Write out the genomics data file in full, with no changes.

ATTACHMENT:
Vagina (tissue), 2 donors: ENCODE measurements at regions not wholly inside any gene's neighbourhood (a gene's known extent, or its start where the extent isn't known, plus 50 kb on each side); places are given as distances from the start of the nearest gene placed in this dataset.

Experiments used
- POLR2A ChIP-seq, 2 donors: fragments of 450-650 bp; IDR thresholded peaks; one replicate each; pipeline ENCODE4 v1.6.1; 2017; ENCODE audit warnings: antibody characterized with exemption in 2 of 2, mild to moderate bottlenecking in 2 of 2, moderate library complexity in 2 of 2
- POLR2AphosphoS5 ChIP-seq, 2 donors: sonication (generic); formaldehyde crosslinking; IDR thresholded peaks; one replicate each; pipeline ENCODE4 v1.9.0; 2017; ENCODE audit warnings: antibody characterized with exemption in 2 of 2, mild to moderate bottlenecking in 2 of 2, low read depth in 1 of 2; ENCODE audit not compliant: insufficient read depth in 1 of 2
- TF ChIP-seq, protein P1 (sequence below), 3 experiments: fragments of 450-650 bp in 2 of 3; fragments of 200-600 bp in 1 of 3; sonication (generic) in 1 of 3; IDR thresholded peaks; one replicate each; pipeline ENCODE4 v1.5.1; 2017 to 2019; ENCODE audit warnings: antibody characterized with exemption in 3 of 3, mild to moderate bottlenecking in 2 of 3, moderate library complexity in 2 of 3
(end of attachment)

Vagina (tissue), 2 donors: ENCODE measurements at regions not wholly inside any gene's neighbourhood (a gene's known extent, or its start where the extent isn't known, plus 50 kb on each side); places are given as distances from the start of the nearest gene placed in this dataset.

Experiments used
- POLR2A ChIP-seq, 2 donors: fragments of 450-650 bp; IDR thresholded peaks; one replicate each; pipeline ENCODE4 v1.6.1; 2017; ENCODE audit warnings: antibody characterized with exemption in 2 of 2, mild to moderate bottlenecking in 2 of 2, moderate library complexity in 2 of 2
- POLR2AphosphoS5 ChIP-seq, 2 donors: sonication (generic); formaldehyde crosslinking; IDR thresholded peaks; one replicate each; pipeline ENCODE4 v1.9.0; 2017; ENCODE audit warnings: antibody characterized with exemption in 2 of 2, mild to moderate bottlenecking in 2 of 2, low read depth in 1 of 2; ENCODE audit not compliant: insufficient read depth in 1 of 2
- TF ChIP-seq, protein P1 (sequence below), 3 experiments: fragments of 450-650 bp in 2 of 3; fragments of 200-600 bp in 1 of 3; sonication (generic) in 1 of 3; IDR thresholded peaks; one replicate each; pipeline ENCODE4 v1.5.1; 2017 to 2019; ENCODE audit warnings: antibody characterized with exemption in 3 of 3, mild to moderate bottlenecking in 2 of 3, moderate library complexity in 2 of 3